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A spinster is an older woman who has never been married or never had children. To be a spinster, a woman has to be approaching or past the age of menopause without having ever formed a human pair bond. For instance, 40-year-old, never-married mothers are not spinsters. But a single, never-married, childless, 40-year-old woman may be considered a spinster. An 18-year-old single woman would not be considered a spinster in contemporary language. The term is synonymous with "old maid". Several dictionaries flag it as a derogatory term.
An etymological dictionary says of the word origin and history:
spinster: mid-14c., "female spinner of thread," from M.E. spinnen (see spin) + -stere, feminine suffix. Spinning commonly done by unmarried women, hence the word came to denote "an unmarried woman" in legal documents from 1600s to early 1900s, and by 1719 was being used generically for "woman still unmarried and beyond the usual age for it."
Another source on etymology says the word took on its meaning of a never-married woman in the early 18th century: "Origin late Middle English (in the sense 'woman who spins'): from the verb spin + -ster; in early use the term was appended to names of women to denote their occupation. The current sense dates from the early 18th century."
The term originally identified girls and women who spun wool, long before the industrial age. In medieval times, this was one of the few livelihoods available to a woman to bring in wages to contribute to the household's income or to live independently of a male wage. "Spinster" also evolved into a legal term to describe an unmarried female, commonly heard in the banns of marriage of the Church of England when the prospective bride is formally described as a "spinster of this parish".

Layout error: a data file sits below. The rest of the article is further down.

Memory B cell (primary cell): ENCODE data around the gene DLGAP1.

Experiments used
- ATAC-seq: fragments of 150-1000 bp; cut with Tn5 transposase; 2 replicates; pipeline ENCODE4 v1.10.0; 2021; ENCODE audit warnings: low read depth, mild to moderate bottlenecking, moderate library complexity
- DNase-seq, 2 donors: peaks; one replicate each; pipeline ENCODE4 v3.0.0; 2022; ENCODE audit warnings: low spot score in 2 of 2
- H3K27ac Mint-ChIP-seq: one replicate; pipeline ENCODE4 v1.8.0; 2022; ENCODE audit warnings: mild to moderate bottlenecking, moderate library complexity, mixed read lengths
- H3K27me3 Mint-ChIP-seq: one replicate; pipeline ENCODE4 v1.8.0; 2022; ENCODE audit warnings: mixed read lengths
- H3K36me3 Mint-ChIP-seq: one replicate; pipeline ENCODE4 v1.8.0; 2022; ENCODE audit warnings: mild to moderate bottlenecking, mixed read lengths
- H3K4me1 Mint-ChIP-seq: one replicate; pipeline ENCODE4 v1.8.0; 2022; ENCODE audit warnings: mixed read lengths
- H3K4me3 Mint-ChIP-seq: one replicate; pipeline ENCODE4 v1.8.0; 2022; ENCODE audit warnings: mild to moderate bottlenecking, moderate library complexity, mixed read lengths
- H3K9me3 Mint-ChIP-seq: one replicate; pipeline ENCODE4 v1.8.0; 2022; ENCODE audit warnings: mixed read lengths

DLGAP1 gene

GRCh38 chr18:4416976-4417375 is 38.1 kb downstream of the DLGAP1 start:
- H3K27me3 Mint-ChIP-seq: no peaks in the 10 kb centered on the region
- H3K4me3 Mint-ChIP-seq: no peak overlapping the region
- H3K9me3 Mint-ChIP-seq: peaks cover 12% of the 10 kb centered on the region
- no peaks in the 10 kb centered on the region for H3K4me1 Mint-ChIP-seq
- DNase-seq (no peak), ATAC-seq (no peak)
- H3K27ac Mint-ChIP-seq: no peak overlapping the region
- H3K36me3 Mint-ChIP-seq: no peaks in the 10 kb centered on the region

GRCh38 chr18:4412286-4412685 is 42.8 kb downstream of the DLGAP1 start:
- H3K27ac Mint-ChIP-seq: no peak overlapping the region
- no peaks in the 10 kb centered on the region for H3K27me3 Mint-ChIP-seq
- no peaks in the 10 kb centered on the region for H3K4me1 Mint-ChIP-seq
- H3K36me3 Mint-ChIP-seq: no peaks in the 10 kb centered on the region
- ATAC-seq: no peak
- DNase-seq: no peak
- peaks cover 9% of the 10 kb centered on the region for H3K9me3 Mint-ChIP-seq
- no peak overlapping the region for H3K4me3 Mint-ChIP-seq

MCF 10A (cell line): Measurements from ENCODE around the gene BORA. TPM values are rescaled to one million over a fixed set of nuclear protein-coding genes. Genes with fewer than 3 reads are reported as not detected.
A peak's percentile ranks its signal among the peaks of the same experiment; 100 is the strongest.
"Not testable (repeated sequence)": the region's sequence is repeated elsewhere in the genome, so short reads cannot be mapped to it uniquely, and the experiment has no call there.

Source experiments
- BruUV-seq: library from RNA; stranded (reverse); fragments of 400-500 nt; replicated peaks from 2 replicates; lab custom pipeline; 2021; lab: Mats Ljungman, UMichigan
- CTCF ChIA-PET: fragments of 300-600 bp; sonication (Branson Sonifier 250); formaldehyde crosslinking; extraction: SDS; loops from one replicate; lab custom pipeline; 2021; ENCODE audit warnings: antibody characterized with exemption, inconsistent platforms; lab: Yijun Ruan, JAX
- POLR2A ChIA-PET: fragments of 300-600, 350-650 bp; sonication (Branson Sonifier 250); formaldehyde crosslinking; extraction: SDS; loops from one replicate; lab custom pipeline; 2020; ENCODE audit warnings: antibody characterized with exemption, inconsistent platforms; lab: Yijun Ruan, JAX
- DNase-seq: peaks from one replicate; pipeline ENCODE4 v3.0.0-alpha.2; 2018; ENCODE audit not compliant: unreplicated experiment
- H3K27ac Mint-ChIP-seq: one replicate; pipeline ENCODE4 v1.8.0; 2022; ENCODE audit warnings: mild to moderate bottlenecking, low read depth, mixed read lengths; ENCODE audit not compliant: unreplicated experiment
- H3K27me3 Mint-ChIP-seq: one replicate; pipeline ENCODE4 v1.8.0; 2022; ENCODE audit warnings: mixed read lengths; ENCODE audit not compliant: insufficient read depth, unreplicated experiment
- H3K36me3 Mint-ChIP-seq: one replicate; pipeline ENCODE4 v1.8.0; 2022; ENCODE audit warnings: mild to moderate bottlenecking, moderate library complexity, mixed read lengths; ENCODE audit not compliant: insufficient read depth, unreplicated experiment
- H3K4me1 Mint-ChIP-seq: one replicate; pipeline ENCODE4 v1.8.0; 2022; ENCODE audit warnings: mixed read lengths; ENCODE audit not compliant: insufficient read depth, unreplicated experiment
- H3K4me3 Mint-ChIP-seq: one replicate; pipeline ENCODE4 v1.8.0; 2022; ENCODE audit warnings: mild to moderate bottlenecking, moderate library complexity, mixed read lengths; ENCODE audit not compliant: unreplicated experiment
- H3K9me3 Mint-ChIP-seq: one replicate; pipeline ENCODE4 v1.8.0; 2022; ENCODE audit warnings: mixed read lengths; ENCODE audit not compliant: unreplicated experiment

From its start as a word to describe a woman with a specific occupation, spinster came to indicate a woman or girl of marriageable age or past it who was not married and never had been married, in societies where being married was generally the first social goal for a woman.
Merriam Webster's Dictionary (1913 and 1828) once defined spinster in two main senses: "1. A woman who spins, or whose occupation is to spin. 2. Law: An unmarried or single woman."
By the 19th century, the term evolved to include women who were so finicky that they refused to marry. During that century
middle-class spinsters, as well as their married peers, took ideals of love and marriage very seriously, and ... spinsterhood was indeed often a consequence of their adherence to those ideals. ... They remained unmarried not because of individual shortcomings but because they didn't find the one "who could be all things to the heart".
During that same century, one editorial in the fashion publication Peterson's Magazine encouraged women to remain choosy in selecting a mate — even at the price of never marrying. The editorial, titled "Honorable Often to Be an Old Maid," advised women: "Marry for a home! Marry to escape the ridicule of being called an old maid? How dare you, then, pervert the most sacred institution of the Almighty, by becoming the wife of a man for whom you can feel no emotions of love, or respect even?"
The U.S. Oxford dictionary defines spinster as "an unmarried woman, typically an older woman beyond the usual age for marriage". It adds: In modern everyday English, however, spinster cannot be used to mean simply ‘unmarried woman’; as such, it is a derogatory term, referring or alluding to a stereotype of an older woman who is unmarried, childless, prissy, and repressed.